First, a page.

Despite a new crop of netbooks sporting 12-in. displays, vendors will mostly build models with 10-in. screens in coming years because of cost and size, said one market researcher.
Vinita Jakhanwal, an analyst at iSuppli Corp., said that the screen resolutions for 10-in. netbooks, usually 800 by 480 (VGA) and 1024 by 600 (SVGA), were unlikely to improve because of the increased manufacturing cost involved.
But she expects netbook makers to follow notebook PC trends and replace conventional CCFL-based LCDs with brighter and more environmentally friendly LED-backlit screens in coming years.
"It's just a couple of dollars more for backlit LEDs," Jakhanwal told Computerworld on Tuesday. LED screens do not use mercury in the manufacturing and are said to use less power.
iSuppli projects 24.4 million netbooks will be produced this year, and for that number to grow to 47.7 million in 2012.
Screens 10 inches in size should comprise about 55% of the market this year, and 8-in. to 9-in. screens are expected to comprise slightly less than 40%, according to iSuppli.
When netbooks were first introduced by One Laptop Per Child and Asustek Computer Inc. in late 2007, they came with 7-in. screens. This was to keep netbook manufacturing costs down, to prevent the internal chips from being overtaxed and to make them more portable.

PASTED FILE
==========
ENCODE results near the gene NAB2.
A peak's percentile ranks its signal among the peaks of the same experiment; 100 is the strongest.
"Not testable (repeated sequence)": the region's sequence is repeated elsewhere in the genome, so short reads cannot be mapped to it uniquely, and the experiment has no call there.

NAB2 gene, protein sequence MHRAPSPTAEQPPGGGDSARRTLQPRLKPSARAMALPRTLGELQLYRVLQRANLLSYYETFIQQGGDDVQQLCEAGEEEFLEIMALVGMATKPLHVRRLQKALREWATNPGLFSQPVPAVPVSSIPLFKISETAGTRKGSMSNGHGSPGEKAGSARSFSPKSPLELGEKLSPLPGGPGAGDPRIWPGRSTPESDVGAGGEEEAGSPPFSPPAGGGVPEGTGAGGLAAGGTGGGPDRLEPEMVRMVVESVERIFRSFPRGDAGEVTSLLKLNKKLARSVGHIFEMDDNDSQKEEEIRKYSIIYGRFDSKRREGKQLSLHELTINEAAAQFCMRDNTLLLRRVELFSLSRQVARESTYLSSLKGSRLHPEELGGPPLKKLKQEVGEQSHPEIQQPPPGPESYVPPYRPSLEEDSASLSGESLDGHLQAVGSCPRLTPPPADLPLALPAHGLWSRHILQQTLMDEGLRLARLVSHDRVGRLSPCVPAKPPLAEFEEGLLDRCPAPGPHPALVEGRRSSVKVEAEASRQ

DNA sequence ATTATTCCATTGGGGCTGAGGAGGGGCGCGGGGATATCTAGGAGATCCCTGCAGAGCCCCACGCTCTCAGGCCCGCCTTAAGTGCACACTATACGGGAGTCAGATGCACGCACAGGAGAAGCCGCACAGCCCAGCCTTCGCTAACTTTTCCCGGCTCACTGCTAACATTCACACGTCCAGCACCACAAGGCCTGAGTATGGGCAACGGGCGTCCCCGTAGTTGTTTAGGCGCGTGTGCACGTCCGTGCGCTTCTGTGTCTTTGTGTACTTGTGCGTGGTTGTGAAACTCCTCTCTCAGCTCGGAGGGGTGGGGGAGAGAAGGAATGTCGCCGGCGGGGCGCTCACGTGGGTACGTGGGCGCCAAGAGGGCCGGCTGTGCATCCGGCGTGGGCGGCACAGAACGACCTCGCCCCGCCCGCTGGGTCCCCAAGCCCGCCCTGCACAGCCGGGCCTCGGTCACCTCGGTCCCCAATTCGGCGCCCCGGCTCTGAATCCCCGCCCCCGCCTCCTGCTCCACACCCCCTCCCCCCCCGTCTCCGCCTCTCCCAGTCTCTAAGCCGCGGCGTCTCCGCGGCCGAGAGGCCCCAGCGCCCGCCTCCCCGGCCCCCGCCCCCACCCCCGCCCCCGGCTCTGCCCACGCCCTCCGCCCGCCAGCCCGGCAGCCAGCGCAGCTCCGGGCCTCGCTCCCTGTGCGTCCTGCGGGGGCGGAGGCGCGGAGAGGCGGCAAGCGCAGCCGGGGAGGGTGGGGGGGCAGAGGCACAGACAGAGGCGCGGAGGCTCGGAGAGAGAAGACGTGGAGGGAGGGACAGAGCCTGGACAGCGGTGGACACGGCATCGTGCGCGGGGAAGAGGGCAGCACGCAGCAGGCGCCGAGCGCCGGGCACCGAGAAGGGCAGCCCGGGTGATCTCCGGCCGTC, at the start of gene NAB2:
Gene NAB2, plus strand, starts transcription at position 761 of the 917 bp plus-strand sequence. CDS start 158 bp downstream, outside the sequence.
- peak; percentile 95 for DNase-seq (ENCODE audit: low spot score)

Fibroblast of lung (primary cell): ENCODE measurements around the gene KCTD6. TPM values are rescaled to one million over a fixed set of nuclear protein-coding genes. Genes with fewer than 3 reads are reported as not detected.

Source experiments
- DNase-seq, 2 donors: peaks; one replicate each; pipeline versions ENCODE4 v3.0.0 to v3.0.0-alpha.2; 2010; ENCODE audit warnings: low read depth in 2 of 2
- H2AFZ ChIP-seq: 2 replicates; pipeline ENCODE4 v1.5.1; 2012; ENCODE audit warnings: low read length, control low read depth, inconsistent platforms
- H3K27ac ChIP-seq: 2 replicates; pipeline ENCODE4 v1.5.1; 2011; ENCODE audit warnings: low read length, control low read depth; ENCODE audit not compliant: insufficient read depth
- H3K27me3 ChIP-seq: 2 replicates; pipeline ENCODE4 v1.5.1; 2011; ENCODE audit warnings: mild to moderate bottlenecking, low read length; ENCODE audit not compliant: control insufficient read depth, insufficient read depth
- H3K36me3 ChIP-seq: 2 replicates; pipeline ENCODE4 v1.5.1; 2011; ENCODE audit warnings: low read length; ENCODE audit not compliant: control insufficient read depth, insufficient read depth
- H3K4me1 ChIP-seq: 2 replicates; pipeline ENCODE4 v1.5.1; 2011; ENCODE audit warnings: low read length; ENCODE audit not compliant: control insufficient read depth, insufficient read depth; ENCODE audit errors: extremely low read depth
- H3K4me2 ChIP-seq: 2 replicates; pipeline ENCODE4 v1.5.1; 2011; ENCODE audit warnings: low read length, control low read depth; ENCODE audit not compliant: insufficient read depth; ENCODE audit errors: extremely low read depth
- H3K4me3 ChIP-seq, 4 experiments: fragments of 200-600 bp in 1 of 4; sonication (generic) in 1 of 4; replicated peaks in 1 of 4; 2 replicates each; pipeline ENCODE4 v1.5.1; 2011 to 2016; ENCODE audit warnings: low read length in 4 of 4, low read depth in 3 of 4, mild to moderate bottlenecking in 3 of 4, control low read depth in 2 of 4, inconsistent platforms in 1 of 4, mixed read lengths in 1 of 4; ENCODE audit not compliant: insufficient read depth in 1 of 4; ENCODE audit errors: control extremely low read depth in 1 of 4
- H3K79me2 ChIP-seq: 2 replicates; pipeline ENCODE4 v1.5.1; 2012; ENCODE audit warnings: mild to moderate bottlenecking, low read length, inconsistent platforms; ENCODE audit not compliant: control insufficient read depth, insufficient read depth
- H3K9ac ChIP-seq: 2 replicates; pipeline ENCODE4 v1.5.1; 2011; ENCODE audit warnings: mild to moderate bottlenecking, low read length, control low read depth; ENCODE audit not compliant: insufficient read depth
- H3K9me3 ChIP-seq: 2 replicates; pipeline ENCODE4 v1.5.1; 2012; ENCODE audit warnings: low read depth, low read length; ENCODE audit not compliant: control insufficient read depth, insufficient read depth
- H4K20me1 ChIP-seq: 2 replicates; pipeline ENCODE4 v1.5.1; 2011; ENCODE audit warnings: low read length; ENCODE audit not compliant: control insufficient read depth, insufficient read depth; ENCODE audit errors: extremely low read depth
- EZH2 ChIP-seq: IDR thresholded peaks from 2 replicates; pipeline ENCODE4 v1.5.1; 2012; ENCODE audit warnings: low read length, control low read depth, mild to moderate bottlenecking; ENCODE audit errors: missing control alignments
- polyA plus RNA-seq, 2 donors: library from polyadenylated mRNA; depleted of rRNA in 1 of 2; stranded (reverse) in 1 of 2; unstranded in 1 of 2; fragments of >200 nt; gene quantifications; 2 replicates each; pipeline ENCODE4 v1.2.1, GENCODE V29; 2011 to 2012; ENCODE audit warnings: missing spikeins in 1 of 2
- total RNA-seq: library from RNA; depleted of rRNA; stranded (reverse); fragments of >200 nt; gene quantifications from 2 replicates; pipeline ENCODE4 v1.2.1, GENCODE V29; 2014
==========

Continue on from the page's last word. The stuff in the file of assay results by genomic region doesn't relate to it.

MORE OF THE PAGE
Those smaller 7-in. screens, which made up about 25% of shipments last year, will shrink to less than 5% of the market this year, said iSuppli.
Netbook makers quickly responded to consumer desires for a larger size by shifting up to 9-in. and 10-in. screens, over the objections of Intel Corp. and Microsoft Corp., which were aiming to prevent lower-priced netbooks from cannibalizing sales of mainstream laptops.
Intel, Via Technologies Inc. and Nvidia Corp. have since released more powerful processors or graphics chips that can support larger screens.
The trend of upsizing netbooks has shifted into overdrive in recent months, as Dell Inc., Samsung and Lenovo have all announced or released netbooks with 12-in. screens.
Jakhanwal, who regularly talks to LCD makers as part of her research, said she is unconvinced that 12-in. screens will take over on netbooks.
For one, 12-in. screens detract from a netbook's portability, which is "one of its biggest selling points," she said.
Another limiting factor is that Korea's LG Display Co. is the only vendor actively marketing 11.6- or 12-in. displays for netbooks today, she said. As a result, 12-in. displays remain much pricier than 10-in. ones, which as of January were selling to PC makers at about $40 per screen, according to iSuppli figures.
Wireless carriers interested in bundling 3G-enabled netbooks with service plans are likely to prefer smaller screened netbooks. According to reports, Asus will continue to build 7-in. netbooks for the phone companies.
While netbook screens may not be growing, some vendors are increasing the number of pixels per inch of screen size.
Hewlett Packard Co.'s Mini 2140 comes with the option of a super-sharp 1366-by-768, 10-in. display.
But, again, more pixels means higher costs, Jakhanwal said, as well as more drain on the battery. For those reasons, she expects most 10-in. screens to remain at 1024 by 600.